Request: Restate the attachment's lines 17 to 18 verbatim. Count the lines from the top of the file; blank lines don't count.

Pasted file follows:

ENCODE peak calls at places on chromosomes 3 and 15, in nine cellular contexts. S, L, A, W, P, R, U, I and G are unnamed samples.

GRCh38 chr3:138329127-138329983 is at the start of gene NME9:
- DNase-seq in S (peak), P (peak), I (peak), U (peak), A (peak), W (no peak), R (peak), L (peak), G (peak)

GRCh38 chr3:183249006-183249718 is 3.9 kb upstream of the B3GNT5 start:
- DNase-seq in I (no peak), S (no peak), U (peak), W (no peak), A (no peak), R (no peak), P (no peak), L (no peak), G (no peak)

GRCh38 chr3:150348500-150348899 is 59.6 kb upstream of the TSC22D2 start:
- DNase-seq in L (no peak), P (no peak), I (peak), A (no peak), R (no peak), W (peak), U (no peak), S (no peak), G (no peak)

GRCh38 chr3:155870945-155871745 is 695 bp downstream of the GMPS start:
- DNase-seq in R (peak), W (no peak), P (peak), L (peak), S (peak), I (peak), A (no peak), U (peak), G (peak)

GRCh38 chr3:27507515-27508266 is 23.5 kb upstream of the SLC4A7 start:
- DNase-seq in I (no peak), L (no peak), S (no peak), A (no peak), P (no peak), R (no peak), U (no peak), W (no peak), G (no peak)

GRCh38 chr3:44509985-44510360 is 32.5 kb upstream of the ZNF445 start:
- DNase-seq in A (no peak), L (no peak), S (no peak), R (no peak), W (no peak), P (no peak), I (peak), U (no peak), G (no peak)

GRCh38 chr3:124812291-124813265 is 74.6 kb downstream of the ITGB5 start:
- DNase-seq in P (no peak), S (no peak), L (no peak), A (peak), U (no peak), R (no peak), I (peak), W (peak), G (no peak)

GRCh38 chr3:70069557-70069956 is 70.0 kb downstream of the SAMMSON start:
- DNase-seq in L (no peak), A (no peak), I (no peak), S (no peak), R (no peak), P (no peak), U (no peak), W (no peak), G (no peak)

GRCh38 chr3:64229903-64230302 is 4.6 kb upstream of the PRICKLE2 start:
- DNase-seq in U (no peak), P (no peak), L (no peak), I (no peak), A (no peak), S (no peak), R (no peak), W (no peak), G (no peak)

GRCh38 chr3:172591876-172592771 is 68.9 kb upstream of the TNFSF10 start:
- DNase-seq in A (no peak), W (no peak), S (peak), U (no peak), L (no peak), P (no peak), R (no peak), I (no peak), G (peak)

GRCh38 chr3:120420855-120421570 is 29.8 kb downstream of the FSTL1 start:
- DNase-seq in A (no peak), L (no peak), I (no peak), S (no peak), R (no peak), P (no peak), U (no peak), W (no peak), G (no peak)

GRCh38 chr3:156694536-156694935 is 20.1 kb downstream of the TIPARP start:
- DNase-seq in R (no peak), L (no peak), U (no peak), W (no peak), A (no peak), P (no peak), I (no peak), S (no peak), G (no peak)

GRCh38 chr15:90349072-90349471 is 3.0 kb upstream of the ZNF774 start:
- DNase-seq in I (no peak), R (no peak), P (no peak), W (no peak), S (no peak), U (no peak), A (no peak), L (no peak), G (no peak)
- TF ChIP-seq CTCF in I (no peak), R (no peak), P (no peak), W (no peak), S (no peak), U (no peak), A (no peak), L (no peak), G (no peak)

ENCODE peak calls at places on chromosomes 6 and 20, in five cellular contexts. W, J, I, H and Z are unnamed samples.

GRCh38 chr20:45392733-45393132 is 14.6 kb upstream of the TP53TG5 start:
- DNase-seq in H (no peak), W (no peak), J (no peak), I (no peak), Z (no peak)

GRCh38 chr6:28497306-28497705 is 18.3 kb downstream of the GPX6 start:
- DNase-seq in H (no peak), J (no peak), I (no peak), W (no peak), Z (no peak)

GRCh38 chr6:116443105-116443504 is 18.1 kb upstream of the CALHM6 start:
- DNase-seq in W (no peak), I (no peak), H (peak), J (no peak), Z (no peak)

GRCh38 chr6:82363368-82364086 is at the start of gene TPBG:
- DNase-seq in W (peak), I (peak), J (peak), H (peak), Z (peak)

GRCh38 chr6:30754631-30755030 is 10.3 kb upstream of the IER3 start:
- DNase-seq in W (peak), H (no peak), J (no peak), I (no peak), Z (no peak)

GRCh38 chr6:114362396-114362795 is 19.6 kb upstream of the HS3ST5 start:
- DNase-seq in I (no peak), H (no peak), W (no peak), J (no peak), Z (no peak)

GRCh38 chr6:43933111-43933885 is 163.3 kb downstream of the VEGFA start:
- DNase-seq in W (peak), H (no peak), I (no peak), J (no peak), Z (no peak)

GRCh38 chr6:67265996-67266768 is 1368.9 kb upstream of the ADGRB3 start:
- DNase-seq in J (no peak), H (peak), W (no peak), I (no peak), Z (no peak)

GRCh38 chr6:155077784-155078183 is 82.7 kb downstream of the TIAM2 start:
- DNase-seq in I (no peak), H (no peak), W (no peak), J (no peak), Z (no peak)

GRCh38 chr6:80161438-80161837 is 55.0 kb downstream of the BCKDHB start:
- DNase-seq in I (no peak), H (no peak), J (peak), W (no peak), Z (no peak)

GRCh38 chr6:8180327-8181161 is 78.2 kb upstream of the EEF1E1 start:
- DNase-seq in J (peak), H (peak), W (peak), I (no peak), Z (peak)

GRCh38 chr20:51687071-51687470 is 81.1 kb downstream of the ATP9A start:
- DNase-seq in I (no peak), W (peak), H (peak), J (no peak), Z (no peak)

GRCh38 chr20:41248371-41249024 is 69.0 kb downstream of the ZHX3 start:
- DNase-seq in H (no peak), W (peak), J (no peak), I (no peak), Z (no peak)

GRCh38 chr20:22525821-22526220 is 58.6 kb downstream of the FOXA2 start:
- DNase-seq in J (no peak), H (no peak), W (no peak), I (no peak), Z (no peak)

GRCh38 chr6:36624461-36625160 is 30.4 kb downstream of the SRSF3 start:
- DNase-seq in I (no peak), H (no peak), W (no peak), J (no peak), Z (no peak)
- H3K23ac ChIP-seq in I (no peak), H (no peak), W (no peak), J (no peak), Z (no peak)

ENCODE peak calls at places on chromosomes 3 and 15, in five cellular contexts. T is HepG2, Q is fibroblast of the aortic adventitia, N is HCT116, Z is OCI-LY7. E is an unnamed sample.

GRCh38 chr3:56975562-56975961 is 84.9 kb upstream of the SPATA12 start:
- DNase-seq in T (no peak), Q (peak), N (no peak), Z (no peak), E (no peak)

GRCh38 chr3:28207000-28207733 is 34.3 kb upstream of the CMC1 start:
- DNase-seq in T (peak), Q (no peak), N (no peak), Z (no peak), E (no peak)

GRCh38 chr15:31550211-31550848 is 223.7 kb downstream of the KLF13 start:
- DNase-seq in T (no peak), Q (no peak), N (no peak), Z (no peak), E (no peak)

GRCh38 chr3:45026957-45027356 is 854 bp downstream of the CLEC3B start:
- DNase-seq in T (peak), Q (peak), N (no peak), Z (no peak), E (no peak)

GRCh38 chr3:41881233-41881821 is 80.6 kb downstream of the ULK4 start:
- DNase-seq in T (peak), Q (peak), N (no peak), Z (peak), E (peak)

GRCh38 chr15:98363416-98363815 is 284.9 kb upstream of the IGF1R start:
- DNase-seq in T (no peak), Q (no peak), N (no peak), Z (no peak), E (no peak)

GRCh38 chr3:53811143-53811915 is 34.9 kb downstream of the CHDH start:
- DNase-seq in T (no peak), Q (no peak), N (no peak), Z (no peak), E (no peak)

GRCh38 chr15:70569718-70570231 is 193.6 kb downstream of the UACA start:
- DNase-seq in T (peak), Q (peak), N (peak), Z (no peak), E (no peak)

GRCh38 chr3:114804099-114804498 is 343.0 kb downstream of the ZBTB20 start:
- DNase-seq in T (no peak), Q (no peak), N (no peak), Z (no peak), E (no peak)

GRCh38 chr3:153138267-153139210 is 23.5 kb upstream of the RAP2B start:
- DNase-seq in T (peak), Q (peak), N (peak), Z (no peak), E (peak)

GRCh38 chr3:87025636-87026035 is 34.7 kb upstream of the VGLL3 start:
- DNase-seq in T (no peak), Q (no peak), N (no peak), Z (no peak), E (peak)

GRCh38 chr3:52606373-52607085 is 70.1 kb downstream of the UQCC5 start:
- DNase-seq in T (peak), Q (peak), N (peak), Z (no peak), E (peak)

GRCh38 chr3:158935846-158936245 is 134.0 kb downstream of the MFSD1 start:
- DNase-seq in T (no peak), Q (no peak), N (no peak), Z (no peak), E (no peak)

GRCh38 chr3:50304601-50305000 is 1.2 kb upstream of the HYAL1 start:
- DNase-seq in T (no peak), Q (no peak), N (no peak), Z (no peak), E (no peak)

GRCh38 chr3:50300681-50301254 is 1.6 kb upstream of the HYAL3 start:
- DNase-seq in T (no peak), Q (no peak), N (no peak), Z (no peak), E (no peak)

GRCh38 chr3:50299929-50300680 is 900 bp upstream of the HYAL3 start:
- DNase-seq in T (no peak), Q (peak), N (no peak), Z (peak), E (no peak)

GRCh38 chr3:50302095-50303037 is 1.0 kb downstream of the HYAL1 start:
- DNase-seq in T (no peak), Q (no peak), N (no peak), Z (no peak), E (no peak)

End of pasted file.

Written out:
- DNase-seq in L (no peak), A (no peak), I (no peak), S (no peak), R (no peak), P (no peak), U (no peak), W (no peak), G (no peak)

GRCh38 chr3:64229903-64230302 is 4.6 kb upstream of the PRICKLE2 start: